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       getpriority, setpriority - get/set program scheduling priority


       #include <sys/time.h>
       #include <sys/resource.h>

       int getpriority(int which, id_t who);
       int setpriority(int which, id_t who, int prio);


       The  scheduling  priority  of  the  process, process group, or user, as
       indicated by which and who is obtained with the getpriority() call  and
       set with the setpriority() call.

       The  value  which  is one of PRIO_PROCESS, PRIO_PGRP, or PRIO_USER, and
       who  is  interpreted  relative  to  which  (a  process  identifier  for
       PRIO_PROCESS, process group identifier for PRIO_PGRP, and a user ID for
       PRIO_USER).  A zero value for who denotes  (respectively)  the  calling
       process,  the process group of the calling process, or the real user ID
       of the calling process.  The prio argument is a value in the range  -20
       to  19  (but  see  NOTES  below).   The  default  priority  is 0; lower
       priorities cause more favorable scheduling.

       The getpriority() call returns the highest priority  (lowest  numerical
       value)  enjoyed  by  any of the specified processes.  The setpriority()
       call sets the priorities of all  of  the  specified  processes  to  the
       specified value.  Only the superuser may lower priorities.


       Since  getpriority()  can  legitimately  return  the  value  -1,  it is
       necessary to clear the external variable errno prior to the call,  then
       check  it  afterward  to  determine  if  -1 is an error or a legitimate
       value.  The setpriority() call returns 0 if there is no error, or -1 if
       there is.


       EINVAL which was not one of PRIO_PROCESS, PRIO_PGRP, or PRIO_USER.

       ESRCH  No process was located using the which and who values specified.

       In addition to the errors indicated above, setpriority() may fail if:

       EACCES The  caller  attempted  to lower a process priority, but did not
              have  the  required  privilege  (on  Linux:  did  not  have  the
              CAP_SYS_NICE capability).  Since Linux 2.6.12, this error occurs
              only if the caller attempts to set a  process  priority  outside
              the  range  of the RLIMIT_NICE soft resource limit of the target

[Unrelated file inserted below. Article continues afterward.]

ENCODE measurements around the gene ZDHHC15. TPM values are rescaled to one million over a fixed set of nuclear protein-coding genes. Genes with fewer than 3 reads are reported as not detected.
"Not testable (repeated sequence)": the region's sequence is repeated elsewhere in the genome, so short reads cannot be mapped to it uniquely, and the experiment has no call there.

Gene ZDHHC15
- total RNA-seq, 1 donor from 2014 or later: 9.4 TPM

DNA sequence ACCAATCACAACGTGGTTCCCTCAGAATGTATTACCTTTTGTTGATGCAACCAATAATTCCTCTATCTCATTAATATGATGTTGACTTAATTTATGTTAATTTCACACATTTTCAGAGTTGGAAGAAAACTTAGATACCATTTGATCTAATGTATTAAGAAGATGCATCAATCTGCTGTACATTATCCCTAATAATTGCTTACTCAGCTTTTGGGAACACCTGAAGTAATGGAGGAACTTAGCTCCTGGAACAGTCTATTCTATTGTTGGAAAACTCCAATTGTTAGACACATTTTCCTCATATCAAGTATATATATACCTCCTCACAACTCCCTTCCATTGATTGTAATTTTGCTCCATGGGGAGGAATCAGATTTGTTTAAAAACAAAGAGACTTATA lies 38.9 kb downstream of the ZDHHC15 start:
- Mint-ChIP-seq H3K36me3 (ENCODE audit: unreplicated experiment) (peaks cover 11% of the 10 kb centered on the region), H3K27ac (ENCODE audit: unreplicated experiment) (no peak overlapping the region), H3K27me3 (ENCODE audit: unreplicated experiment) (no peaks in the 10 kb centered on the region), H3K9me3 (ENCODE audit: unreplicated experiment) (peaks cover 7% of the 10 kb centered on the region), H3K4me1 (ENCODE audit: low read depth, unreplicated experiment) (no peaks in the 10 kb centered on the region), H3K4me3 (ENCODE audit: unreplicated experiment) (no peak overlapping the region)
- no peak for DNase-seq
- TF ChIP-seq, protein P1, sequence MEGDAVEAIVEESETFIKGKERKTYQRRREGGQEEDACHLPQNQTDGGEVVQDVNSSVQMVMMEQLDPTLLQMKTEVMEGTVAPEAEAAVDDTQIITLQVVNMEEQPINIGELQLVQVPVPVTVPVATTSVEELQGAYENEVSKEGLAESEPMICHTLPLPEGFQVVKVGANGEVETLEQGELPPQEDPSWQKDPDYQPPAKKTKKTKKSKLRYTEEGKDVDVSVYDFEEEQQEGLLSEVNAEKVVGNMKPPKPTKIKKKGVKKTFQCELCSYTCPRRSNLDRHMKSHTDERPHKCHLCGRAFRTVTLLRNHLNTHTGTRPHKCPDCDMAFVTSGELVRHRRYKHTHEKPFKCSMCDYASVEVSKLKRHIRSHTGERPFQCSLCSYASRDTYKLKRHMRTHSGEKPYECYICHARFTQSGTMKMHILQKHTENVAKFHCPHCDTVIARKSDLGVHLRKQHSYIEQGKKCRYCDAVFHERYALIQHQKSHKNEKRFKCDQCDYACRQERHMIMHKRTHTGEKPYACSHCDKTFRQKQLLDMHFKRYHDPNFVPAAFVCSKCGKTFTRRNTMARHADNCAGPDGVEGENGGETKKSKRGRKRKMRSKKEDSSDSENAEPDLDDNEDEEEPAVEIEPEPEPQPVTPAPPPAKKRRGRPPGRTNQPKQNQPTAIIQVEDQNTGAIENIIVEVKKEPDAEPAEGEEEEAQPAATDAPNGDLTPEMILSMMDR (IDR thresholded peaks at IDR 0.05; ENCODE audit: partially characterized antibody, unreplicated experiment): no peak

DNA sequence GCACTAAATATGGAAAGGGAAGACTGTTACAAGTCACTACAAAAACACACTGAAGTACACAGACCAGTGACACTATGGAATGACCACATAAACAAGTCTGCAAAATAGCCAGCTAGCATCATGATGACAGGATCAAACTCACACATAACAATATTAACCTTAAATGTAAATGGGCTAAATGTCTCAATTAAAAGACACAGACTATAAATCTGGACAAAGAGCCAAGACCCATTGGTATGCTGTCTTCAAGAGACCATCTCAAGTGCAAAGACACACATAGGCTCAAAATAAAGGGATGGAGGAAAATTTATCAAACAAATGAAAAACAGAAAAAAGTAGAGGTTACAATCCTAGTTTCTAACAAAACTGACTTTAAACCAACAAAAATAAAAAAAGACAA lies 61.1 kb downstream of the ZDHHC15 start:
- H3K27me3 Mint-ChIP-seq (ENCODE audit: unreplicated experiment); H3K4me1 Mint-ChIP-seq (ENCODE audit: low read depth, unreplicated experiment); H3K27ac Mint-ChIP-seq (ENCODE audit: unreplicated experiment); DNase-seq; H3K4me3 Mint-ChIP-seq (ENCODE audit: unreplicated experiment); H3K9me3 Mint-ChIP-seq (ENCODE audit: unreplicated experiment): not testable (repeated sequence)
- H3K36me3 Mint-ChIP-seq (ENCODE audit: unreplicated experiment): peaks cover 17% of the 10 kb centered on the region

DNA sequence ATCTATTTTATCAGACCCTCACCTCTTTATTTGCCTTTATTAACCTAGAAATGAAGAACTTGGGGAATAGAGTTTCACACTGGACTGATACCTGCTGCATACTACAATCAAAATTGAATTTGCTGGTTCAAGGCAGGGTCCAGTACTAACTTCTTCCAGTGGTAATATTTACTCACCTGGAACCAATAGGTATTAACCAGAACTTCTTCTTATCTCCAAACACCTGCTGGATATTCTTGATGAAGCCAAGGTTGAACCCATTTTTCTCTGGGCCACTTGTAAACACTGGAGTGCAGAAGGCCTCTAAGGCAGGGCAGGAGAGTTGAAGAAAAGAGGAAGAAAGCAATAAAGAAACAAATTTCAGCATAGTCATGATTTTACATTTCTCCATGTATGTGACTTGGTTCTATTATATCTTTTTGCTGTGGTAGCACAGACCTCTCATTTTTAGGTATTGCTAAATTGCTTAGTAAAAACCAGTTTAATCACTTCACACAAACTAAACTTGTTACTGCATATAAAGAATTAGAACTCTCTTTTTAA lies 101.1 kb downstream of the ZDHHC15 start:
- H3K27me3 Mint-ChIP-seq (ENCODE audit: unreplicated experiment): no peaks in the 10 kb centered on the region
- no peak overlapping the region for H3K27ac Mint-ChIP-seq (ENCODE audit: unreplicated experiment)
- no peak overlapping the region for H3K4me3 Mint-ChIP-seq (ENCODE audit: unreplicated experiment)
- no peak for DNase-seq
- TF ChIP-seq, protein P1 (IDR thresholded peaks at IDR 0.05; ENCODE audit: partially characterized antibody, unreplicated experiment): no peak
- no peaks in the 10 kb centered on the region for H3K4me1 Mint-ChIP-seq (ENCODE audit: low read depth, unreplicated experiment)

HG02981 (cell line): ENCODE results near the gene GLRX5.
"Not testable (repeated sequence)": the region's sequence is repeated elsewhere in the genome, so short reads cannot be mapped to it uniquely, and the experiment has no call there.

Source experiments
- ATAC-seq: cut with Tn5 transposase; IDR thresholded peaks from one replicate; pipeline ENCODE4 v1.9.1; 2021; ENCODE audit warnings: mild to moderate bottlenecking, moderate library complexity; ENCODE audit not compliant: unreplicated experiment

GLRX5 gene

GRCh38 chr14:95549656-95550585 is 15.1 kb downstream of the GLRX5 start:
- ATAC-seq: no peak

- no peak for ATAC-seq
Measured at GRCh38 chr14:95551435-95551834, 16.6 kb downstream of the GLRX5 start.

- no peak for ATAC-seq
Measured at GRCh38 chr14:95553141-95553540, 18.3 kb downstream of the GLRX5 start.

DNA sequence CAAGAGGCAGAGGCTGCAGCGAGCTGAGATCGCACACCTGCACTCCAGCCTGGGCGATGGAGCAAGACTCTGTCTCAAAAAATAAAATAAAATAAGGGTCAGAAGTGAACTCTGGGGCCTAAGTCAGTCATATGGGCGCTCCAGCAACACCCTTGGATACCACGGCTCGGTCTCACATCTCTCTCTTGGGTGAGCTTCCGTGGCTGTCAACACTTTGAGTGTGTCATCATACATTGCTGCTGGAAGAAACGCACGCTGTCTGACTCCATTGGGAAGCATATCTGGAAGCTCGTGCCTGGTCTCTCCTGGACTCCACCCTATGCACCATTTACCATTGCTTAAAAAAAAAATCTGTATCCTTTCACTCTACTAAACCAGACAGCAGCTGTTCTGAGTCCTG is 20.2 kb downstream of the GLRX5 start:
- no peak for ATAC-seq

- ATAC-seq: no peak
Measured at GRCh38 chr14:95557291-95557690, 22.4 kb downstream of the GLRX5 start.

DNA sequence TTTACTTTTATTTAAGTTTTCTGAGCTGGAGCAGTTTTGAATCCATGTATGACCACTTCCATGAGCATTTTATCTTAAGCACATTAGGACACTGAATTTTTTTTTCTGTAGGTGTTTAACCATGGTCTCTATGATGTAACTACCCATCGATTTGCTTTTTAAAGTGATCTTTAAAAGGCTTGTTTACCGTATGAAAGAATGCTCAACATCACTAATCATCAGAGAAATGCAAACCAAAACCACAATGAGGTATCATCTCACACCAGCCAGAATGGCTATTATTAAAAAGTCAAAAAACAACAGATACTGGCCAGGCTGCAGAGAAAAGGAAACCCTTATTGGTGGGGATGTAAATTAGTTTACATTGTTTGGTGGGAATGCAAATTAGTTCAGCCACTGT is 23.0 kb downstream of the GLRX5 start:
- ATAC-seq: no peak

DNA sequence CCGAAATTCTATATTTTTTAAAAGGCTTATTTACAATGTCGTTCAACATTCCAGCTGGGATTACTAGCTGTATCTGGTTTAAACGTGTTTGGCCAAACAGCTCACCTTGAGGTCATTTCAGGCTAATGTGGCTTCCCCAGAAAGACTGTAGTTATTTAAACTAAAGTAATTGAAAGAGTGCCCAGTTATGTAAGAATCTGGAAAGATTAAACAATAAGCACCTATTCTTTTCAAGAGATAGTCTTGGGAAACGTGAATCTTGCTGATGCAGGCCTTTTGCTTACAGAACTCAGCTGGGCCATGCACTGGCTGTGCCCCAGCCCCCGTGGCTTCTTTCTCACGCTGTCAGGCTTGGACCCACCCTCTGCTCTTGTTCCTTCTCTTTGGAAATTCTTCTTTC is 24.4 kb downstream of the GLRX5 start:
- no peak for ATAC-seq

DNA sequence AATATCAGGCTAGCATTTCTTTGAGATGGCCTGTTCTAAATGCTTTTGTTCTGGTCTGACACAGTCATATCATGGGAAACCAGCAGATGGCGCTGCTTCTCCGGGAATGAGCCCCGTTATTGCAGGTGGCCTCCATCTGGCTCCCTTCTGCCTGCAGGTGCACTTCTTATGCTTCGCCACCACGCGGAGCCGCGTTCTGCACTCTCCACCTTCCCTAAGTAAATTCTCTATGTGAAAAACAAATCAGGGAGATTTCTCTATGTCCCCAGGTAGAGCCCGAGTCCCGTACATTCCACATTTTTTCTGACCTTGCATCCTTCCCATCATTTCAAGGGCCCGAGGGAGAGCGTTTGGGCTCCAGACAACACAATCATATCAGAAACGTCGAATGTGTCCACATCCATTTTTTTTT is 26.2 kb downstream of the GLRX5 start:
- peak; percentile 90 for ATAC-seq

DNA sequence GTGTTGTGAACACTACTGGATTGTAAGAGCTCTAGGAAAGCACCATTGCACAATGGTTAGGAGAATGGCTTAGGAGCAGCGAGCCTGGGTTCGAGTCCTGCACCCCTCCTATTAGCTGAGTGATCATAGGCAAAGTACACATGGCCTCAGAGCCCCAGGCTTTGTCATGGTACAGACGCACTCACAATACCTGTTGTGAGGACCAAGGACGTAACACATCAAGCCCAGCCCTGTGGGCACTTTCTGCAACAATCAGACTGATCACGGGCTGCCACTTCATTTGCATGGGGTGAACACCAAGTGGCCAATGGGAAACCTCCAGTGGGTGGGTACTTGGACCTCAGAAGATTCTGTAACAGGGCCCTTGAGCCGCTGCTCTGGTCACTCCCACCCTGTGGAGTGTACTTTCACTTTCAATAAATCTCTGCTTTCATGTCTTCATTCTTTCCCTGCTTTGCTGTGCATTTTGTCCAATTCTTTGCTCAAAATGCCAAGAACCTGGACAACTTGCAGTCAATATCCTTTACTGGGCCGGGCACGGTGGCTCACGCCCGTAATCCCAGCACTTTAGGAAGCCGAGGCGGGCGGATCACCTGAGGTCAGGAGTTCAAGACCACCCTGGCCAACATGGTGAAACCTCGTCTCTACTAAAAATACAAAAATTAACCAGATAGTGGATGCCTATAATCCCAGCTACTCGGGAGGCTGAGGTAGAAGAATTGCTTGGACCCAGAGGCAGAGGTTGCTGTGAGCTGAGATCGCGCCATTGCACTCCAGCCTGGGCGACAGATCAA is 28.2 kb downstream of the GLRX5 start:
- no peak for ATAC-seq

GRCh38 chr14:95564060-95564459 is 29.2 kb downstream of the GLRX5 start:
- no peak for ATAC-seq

process; see getrlimit(2) for details.

       EPERM  A process was located, but its effective user ID did  not  match
              either  the effective or the real user ID of the caller, and was
              not  privileged  (on  Linux:  did  not  have  the   CAP_SYS_NICE
              capability).  But see NOTES below.


       POSIX.1-2001,   POSIX.1-2008,  SVr4,  4.4BSD  (these  interfaces  first
       appeared in 4.2BSD).


       A child created by fork(2) inherits its parent's nice value.  The  nice
       value is preserved across execve(2).

       The degree to which their relative nice value affects the scheduling of
       processes varies across UNIX systems,  and,  on  Linux,  across  kernel
       versions.  Starting with kernel 2.6.23, Linux adopted an algorithm that
       causes relative differences in nice values  to  have  a  much  stronger
       effect.  This causes very low nice values (+19) to truly provide little
       CPU to a process whenever there is any other higher  priority  load  on
       the system, and makes high nice values (-20) deliver most of the CPU to
       applications that require it (e.g., some audio applications).

       The details on the condition for EPERM depend on the system.  The above
       description  is what POSIX.1-2001 says, and seems to be followed on all
       System V-like systems.  Linux kernels before 2.6.12 required  the  real
       or  effective  user  ID  of  the  caller  to match the real user of the
       process who (instead of its effective user ID).  Linux 2.6.12 and later
       require  the  effective  user  ID  of  the  caller to match the real or
       effective user ID of the process  who.   All  BSD-like  systems  (SunOS
       4.1.3, Ultrix 4.2, 4.3BSD, FreeBSD 4.3, OpenBSD-2.5, ...) behave in the
       same manner as Linux 2.6.12 and later.

       The actual priority range varies between kernel versions.  Linux before
       1.3.36  had  -infinity..15.   Since  kernel 1.3.43, Linux has the range
       -20..19.  On some other systems, the range of nice values is -20..20.

       Including <sys/time.h>  is  not  required  these  days,  but  increases
       portability.   (Indeed,  <sys/resource.h>  defines the rusage structure
       with fields of type struct timeval defined in <sys/time.h>.)

   C library/kernel differences
       Within the kernel, nice values are actually represented using the range
       40..1 (since negative numbers are error codes) and these are the values
       employed by the setpriority()  and  getpriority()  system  calls.   The
       glibc  wrapper functions for these system calls handle the translations
       between the user-land and kernel  representations  of  the  nice  value
       according to the formula unice = 20 - knice.  (Thus, the kernel's 40..1
       range corresponds to the range -20..19 as seen by user space.)


       According to POSIX, the nice value is a per-process setting.   However,
       under  the current Linux/NPTL implementation of POSIX threads, the nice
       value is a per-thread attribute: different threads in the same  process
       can  have  different  nice  values.  Portable applications should avoid
       relying on the Linux behavior, which may be made  standards  conformant
       in the future.


       nice(1), renice(1), fork(2), capabilities(7), sched(7)

       Documentation/scheduler/sched-nice-design.txt   in   the  Linux  kernel
       source tree (since Linux 2.6.23)


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